After a nearly five-year career in OW, SoOn joins the VALORANT competitive community.
The VALORANT community is getting excited, as it seems their fledgeling competitive group is getting a lot bigger. Terrance "SoOn" Tarlier is the most recent player to join the VALORANT community, which has seen many new faces lately. SoOn recently departed the Overwatch League (OWL) after visa issues ended his contract with Boston Uprising, a North American Overwatch team.
The Boston Uprising situation was a devastating blow to SoOn's decorated Overwatch career. Due to visa issues, the player could not travel to the United States, which barred him from competing with Boston Uprising any longer. With the OWL starting on April 24, Boston Uprising prioritised having its players meet physically to practice and compete. Since SoOn could not physically meet with them, they had to sever ties with him.
This decision seemed to make waves in the Overwatch community, as many players and fans were upset for SoOn. It was no fault of his own that he could not obtain a visa. The coronavirus lockdown efforts in Europe made it harder for travellers to receive visas, as only a limited number were given out. As SoOn was not one of those lucky few, he could not continue his contract with Boston Uprising.
This situation seemed like the final blow to SoOn's lengthy Overwatch career. After years of perfecting his game and leading the way in in-game techniques, it seemed like SoOn was "unlucky," according to his TwitLonger post about the matter. It wasn't always this way for the professional player, as he has been a staple of the Overwatch community for years.
Known for his excellent use of Tracer and professional hitscan capabilities, SoOn took the Overwatch scene by storm during his many years of service. A veteran of the community, SoOn has been playing Overwatch since the game came out. Since his start in 2016, SoOn has won first-place ranks in numerous competitions, from DreamHack Winter 2016 to the Overwatch Open. He has been a pillar of the community, an older player that new competitors can learn from.
In his TwitLonger post detailing his departure, SoOn cites his age as one of the reasons he's retiring from the OWL. He writes, "Let's be honest, I'm 27 years old, and the chances to get back into OWL next year are pretty slim. Seniority and experience are not necessarily the most recognised characteristics in the OWL business model."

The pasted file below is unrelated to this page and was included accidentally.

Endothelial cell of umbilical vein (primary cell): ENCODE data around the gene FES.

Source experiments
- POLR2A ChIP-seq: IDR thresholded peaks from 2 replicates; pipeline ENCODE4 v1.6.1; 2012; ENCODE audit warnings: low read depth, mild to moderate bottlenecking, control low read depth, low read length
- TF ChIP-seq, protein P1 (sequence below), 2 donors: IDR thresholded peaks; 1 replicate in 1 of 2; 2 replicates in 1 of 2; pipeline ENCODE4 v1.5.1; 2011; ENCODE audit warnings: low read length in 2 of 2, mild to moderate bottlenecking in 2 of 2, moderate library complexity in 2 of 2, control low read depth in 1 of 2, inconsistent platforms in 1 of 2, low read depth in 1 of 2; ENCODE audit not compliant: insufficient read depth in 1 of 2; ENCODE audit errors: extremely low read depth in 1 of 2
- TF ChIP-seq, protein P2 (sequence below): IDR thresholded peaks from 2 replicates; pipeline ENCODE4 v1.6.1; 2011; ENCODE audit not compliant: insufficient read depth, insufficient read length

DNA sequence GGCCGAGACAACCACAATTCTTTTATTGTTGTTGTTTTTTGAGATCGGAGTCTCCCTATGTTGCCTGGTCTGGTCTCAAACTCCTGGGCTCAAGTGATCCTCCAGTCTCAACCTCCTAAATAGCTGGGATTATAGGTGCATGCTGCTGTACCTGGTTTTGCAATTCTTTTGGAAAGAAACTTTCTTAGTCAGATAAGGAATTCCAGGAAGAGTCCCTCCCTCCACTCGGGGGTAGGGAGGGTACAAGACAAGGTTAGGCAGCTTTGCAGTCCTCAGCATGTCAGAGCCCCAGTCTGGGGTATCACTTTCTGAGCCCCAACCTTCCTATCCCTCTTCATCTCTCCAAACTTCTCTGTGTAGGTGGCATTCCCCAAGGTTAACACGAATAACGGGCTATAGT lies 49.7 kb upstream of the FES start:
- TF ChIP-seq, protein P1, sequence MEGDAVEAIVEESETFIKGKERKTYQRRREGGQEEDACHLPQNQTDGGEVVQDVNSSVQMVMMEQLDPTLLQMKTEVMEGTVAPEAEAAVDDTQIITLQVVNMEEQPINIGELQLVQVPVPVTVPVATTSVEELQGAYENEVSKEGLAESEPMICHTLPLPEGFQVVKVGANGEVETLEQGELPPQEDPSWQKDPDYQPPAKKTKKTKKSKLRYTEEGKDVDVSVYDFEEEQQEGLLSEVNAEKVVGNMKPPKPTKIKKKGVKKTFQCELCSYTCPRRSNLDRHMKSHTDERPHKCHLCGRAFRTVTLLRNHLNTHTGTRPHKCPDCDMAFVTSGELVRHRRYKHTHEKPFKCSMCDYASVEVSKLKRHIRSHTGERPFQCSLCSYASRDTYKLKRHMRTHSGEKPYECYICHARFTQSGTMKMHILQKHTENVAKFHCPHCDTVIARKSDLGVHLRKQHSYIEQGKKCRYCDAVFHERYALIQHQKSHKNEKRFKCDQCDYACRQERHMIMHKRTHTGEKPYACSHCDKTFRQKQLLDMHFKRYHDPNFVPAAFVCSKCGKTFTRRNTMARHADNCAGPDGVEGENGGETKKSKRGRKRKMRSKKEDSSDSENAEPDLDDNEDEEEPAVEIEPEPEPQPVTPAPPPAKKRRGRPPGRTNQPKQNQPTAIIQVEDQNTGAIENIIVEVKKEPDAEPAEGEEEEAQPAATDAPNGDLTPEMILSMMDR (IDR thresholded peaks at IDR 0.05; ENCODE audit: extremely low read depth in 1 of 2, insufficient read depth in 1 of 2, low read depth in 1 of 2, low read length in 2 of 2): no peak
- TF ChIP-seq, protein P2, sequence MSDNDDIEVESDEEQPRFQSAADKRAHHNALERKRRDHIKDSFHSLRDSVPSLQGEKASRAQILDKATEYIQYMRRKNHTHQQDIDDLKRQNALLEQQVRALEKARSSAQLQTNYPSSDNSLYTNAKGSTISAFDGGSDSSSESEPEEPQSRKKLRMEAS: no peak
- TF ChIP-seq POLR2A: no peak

While no players have been directly let go from the OWL due to 'old age', SoOn's worry is a reality for many players in their late twenties or early thirties. Some esports seem to prefer younger faces in the competitive scene, as it can serve as an inspiration to new fans of the game. These younger esports stars can sometimes deter older players from competing, as they feel like they're too old to make the cut.
VALORANT's competitive community seems to be the opposite of this sentiment, however. With such a fledgeling group of players populating the game's competitive scene, the VALORANT community doesn't seem to favour any particular age group. They seem happy to take just about any player, as players young and old are both pivotal to their small community.
Older players, like SoOn, are also seen as mentor figures in the small community. As VALORANT's professional and competitive scene branches out, younger professionals are looking for coaching and mentorship from their older peers. Rather than strictly favouring one age group, the VALORANT community seems welcoming of all demographics, providing competitive players with a space to learn and compete without the stigma of being 'past their prime'.
With so many players from other titles coming to VALORANT, fans are getting excited about the potential of the competitive scene. Excitement is growing as more players seem to be announcing their transition to professional VALORANT. Because of the new community, players like SoOn can take their expertise to new frontiers, creating a new legacy for themselves.
This optimism is why most of SoOn's fans seemed happy that he was tackling new frontiers in VALORANT. Many of his Twitter audience seemed content that he found optimism in the terrible situation with Boston Uprising, using the negative feedback to drive a positive change in his life. Some fans were sad to see him go, but were happy he found opportunities elsewhere.
Despite the massive disappointment from Boston Uprising only a week ago, the future has never looked brighter for SoOn. He has the opportunity to tread new ground in a community, much like he did when Overwatch first entered the competitive scene. His fans are more supportive than ever, many following him to the new community to see what he will do. With his years of experience in competitive gameplay and a new frontier, it seems as if SoOn is ready to blaze new trails.
Fans of VALORANT are getting fired up as well, considering they are now at the forefront of a bustling community. With so many eyes on the VALORANT scene, this Spring is setting up for fierce competitive action in the professional side of the game. With players like SoOn leading the way, the VALORANT community will rise to new heights, bringing plenty of competitive action along the way.
Images via Boston Uprising